Fyfe’s NSW Survey Manager Chris Nixon and his team sought to challenge the way this would have traditionally been done (e.g. Google Earth) and instead utilised a combination of highly skilled staff and their experience to provide the client with a comprehensive dataset in a new and exciting way.
To assist with project delivery, Fyfe engaged Aerometrex to fly the entire area with LiDAR, extracting all SB within the area of interest. The SB that were identified were then automatically extracted from the dataset and set up within a GIS data collection app as polygons for field verification. Fyfe utilised in-house GIS specialists to ensure the data was accurately handled and processed as a priority for the client.
Fyfe’s surveyors equipped with 4G Panasonic Toughpads and iPads individually characterised the SB based on a pre-determined list of
12 characteristics (such as school, house, place of worship or accommodation). This process was completed by a two-person field crew over the course of a month. Difficult or inaccessible areas were characterised via a mix of techniques, such as oblique view with NearMaps, RPAS (drone) footage, realestate.com.au, or discussions with landowners and locals.
The use of GIS software-enabled Fyfe surveyors to quickly and accurately characterise the SB with real-time updates. Fyfe designed a data collection form relevant to the project, with all data collection entered and managed digitally – no physical paperwork was required.
For the final result, Fyfe provided their client with an interactive map of an astounding 4,425 SB accurately characterised. From this, the client could proceed with further analysis and assessment of any impacts their SSD may have on local communities. Fyfe also applied a forward-thinking approach by liaising with relevant local councils to consider approved development applications from the past five years which perhaps hadn’t started construction and therefore weren’t captured via the above process.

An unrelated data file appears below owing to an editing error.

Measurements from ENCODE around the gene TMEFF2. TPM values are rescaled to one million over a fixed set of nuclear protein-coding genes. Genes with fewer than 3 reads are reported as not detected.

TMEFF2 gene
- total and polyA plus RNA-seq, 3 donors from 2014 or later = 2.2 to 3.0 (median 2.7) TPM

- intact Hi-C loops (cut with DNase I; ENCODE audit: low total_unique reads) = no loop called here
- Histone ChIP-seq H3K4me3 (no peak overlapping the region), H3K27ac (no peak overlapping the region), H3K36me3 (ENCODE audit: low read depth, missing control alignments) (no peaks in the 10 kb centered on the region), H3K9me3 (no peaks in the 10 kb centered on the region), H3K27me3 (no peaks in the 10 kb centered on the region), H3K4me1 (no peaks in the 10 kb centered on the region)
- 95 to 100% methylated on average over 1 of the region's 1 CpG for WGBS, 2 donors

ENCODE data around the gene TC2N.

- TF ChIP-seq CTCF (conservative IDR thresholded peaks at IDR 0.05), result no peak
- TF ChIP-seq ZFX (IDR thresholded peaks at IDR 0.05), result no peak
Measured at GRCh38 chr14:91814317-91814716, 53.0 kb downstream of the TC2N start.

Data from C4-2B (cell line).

Once the scope was set and methodology approved, the LiDAR and characterised dataset were delivered within two months. The traditional method for delivering this project without LiDAR and GIS would have taken substantially longer and had a much higher margin for error – such as relying on outdated maps, missing SB or inaccurate labelling.
NSW Survey Manager, Chris Nixon, is extremely happy with how the dataset came together. “It worked out perfectly, it is an awesome dataset. It has been a satisfying project from start to finish, doing exactly what we said we would do.” The opportunities in this space are limitless.
As an alternate example, environmental assessments could utilise similar GIS technology for rehabilitation works or growth monitoring. Multispectral cameras could be flown over an area of interest, providing data to classify weeds or additional areas requiring further investigation or action.
Through the use of skilled individuals and technology, Fyfe was able to deliver this project in a far more efficient and effective manner, saving time and money for the client.